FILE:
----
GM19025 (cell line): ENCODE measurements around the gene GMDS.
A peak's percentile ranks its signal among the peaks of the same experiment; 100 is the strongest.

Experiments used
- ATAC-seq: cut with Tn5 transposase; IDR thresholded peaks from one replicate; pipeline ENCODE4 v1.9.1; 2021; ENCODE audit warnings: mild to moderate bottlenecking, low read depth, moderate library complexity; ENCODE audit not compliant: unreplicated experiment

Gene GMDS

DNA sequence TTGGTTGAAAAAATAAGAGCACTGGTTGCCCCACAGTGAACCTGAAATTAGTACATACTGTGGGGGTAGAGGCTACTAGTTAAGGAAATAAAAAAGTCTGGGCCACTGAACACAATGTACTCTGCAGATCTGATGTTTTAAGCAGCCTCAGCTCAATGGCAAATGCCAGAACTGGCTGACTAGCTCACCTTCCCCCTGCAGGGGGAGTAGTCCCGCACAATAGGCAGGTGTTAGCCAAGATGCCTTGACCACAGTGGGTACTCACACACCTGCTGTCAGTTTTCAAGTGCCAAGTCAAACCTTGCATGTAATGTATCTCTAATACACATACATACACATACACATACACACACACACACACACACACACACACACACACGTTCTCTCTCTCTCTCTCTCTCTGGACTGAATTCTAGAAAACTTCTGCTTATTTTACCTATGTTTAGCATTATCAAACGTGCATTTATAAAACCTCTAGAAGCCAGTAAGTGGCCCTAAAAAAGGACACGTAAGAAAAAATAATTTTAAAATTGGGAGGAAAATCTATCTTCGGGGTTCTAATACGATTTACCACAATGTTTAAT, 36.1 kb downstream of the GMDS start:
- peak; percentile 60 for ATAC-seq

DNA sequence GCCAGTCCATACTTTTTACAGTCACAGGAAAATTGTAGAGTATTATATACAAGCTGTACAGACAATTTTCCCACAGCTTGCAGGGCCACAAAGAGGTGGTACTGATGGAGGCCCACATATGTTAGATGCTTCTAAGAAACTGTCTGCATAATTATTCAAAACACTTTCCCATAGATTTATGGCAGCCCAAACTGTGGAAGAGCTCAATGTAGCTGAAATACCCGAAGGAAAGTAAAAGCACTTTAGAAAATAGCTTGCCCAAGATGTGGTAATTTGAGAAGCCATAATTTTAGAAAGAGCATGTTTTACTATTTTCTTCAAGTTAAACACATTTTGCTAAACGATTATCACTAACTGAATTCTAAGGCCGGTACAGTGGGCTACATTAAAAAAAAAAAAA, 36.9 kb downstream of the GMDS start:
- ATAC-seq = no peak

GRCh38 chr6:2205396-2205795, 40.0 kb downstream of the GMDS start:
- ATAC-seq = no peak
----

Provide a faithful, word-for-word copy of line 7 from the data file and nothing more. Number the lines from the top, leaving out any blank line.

- peak; percentile 60 for ATAC-seq